Throughout our work with Valorem, there were considerations specific to their industry and nature of their business. For example, they needed space for huge screens at workstations, and their conference rooms required substantially more technology than most. To provide a desirable work environment for developers and non-technical staff, some spaces are dark to support heavy computer work, while others have lots of bright, natural light.

When it comes to supporting a company’s growth, organizations should consider flexibility and ways incorporate their culture into their space. Valorem is evidence that a one-size fits all approach isn’t effective.

Photography by Michael Robinson.


15 December, 2016 | Historic Renovation, Renovation, Workplace

Corrigan Station Renovation Brings Historic Tie to the Kansas City Streetcar Full Circle

Today marks the long-awaited opening of the renovated Thomas Corrigan Building at 19th & Walnut. The project, which began in April 2015, is just the latest completed project in Helix’s longstanding experience restoring historic buildings in Kansas City’s Crossroads Arts District.

Historic Thomas Corrigan Building, Kansas CityPhotos of the historic Thos. Corrigan Building, taken in 1981 for the building’s National Register of Historic Places application.

The 10-story Thomas (Thos.) Corrigan Building, completed in 1921, was originally developed by the Corrigan family and designed by Keene & Simpson architects. The four brothers, often referred to as the “Corrigan boys,” came to Kansas City from Canada in the late 1800’s. The family, and especially Thomas, would play a major role in developing Kansas City’s street railway lines, first with mule-drawn cars in the 1870’s, and then later electrical cars in the 20th Century — creating the city’s first streetcar franchise, the Metropolitan Street Railway Company. The historic connection between Kansas City streetcars and Thomas Corrigan makes the KC Streetcar stop outside of the new Corrigan Station come full circle back to its namesake. The original building was reportedly built for Corrigan’s four daughters, and was managed by his grandson Colonel Thomas C. Bourke for many years.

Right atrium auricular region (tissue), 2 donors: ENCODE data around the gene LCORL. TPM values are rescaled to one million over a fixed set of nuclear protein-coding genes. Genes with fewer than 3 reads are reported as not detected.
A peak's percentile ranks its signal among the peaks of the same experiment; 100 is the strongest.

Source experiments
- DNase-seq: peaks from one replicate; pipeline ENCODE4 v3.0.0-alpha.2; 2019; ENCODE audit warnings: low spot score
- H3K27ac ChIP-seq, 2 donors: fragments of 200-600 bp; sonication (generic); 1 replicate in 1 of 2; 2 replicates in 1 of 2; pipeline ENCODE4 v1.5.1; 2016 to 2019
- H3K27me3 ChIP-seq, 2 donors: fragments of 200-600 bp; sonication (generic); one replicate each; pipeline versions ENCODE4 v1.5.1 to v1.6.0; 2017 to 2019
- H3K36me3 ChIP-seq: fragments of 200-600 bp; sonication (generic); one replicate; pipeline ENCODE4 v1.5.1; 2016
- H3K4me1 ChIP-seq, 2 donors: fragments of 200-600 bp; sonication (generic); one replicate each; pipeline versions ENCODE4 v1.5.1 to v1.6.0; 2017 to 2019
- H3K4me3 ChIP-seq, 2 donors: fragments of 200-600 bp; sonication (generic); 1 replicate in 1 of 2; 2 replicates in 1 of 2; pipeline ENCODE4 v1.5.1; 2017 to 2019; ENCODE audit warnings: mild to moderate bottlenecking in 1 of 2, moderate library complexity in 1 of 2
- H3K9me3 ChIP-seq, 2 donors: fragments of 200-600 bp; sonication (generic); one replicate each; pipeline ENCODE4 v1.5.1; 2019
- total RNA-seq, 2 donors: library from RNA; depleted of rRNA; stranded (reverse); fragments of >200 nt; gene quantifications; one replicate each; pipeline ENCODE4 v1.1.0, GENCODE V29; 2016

From Left to Right: Initial mule-drawn carriages in Kansas City in 1870. 12th & Walnut, populated with streetcars in 1930. Thomas’ brother and partner in railway development, Bernard Corrigan.From Left to Right: Initial mule-drawn carriages in Kansas City in 1870. 12th & Walnut, populated with streetcars in 1930. Thomas’ brother and partner in railway development, Bernard Corrigan.

The building’s primary tenant from 1921-1931 was the Gateway Station Post Office — hence the choice of Corrigan Station for the development’s new name.

In the 1930’s and 40’s, the Donnelly Garment Company occupied the building. The brand was founded in 1919 by Nell Donnelly Reed (Nelly Don) and quickly became known for its ready-to-wear dresses that were as beautiful as they were functional. She was quoted by the New York Times stating a goal to “make women look pretty when they are doing the dishes.” The company would later become the largest manufacturer of women’s clothing worldwide in the 1950’s and one of the most famous companies in Kansas City.